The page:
It's time - the past is prologue. Let's finish this chapter.

Women spilled across the broad expanse of Fifth Avenue, the streets of Los Angeles, Philadelphia, Chicago, and Main Street America.  Thousands of women, men, and children heard the call for a mass demonstration to strike for women's equality on August 26, 1970.  This marked the 50th anniversary of the passage of the 19th Amendment giving women the right to vote.  This rally underscored that the modern feminist movement was a player in American politics and society. The mass demonstration and the brave women of the modern feminist movement, starting with Betty Friedan, author of "The Feminine Mystique," were the subject of the documentary "Makers" on PBS this month.  The film celebrates the many women whose vision organized and made possible the impossible for women long restricted by laws and society.

For many of us, it was a reliving of an "Aha" moment in our lives.  We were more than the "little woman" and we could do more than dream of a life outside the home.  It brought back the days before legal abortions and the right to make one's personal decisions legally about childbearing. It brought back the sisterhood of women as we fought to be regarded as equal.

For many, it was a lesson in how women have progressed and how the rights that many women assume were always there were fought for by their mothers, aunts, and grandmothers.  The film explores younger women who are trying to understand the feminist movement. Some are angry that their mothers taught them there were no limitations and now they must be superwomen.  They question if they can "have it all." Should they try?  What does the feminist movement mean in their lives?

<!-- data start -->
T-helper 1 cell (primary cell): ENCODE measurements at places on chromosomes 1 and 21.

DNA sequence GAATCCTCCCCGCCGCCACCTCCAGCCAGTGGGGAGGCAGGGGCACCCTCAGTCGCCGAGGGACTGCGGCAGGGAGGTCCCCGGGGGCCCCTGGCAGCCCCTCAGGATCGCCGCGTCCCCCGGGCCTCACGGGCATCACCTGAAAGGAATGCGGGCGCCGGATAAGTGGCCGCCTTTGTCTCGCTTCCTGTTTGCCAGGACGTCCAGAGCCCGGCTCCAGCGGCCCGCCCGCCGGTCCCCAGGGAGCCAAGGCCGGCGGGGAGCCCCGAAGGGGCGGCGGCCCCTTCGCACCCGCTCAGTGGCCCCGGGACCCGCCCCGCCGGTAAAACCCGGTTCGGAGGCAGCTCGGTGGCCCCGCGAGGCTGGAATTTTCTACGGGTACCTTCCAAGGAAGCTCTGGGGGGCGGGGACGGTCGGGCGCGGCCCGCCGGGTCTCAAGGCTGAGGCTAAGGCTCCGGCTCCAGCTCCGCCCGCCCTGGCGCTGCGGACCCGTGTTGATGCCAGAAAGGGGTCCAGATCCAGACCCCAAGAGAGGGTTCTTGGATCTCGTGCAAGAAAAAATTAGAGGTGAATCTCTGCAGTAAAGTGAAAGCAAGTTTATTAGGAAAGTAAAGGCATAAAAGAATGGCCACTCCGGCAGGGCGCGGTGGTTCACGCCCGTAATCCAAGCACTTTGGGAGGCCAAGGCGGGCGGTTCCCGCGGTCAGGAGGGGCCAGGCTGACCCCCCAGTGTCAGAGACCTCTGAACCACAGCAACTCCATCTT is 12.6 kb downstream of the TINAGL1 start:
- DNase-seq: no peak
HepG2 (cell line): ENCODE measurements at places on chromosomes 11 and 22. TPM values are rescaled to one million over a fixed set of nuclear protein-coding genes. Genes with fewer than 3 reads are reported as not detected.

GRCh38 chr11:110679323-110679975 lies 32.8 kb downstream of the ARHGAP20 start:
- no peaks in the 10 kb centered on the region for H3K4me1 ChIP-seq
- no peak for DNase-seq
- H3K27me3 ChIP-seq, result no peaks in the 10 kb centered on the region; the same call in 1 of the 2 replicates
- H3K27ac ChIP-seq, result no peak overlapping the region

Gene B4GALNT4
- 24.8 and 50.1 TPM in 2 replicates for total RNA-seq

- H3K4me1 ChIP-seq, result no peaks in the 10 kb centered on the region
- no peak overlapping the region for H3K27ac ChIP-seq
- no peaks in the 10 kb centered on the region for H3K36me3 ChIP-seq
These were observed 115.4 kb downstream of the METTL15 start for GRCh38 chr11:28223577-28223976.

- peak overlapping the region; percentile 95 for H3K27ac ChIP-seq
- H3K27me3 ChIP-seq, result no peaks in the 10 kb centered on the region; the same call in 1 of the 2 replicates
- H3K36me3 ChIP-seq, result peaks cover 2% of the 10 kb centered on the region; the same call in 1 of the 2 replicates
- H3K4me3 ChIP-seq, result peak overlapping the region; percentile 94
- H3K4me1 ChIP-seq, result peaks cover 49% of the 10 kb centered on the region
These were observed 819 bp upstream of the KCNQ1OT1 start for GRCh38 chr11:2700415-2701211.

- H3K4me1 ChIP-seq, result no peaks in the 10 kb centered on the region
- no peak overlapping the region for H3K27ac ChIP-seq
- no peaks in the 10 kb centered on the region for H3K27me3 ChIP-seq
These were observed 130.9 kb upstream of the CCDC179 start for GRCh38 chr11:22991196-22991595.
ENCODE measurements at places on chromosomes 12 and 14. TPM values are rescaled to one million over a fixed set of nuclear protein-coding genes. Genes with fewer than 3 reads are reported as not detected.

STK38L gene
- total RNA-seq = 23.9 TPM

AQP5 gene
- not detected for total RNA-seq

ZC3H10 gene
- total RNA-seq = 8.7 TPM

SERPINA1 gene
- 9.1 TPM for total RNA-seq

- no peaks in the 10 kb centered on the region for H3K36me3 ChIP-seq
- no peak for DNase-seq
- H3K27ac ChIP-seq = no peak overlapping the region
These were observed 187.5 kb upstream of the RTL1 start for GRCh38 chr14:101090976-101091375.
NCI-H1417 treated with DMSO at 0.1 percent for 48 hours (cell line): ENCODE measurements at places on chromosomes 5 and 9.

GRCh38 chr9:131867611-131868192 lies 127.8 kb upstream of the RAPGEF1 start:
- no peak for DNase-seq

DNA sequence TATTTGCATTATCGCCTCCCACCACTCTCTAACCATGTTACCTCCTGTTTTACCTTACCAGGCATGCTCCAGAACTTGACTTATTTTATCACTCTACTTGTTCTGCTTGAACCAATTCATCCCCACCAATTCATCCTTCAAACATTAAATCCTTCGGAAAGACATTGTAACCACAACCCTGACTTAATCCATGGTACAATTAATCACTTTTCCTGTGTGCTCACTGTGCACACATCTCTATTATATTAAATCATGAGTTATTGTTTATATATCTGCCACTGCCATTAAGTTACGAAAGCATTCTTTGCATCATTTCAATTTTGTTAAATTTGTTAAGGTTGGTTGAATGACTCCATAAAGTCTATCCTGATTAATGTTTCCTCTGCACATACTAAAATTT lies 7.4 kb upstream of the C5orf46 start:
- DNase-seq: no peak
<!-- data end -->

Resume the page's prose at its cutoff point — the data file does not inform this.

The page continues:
To those who struggle with question of equality, the facts are hard.  Women who work and have a fifty-fifty husband/partner still feel maternal guilt and do more for the children.  But because of the movement, they can choose to work full-time, part-time, now, later, or not at all.  The operative word is "choice." They can choose to control their reproductive health and plan their lives.  They hold this right because of the struggles that went before.

Women today have the right to choose career over marriage and not be judged a failure.  They can attempt to reach for the stars.  But there is much left to do. Women still do not get equal pay for equal work, their reproductive rights are being challenged and lost in many states and the ERA has still never passed.

The Conservative "pro-life" movement continues to score many victories in state legislatures.  Abortion is virtually impossible in a number of states.  Women are at risk to going back to the days of life-threatening choices.  We must look at history and resolve that we are no less than the brave women who made our lives more equal.  Join JAC as we work to ensure that these rights are not a page in history.  It is time to complete this chapter and together we can write the best ending for future generations.

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Gail Yamner
JAC President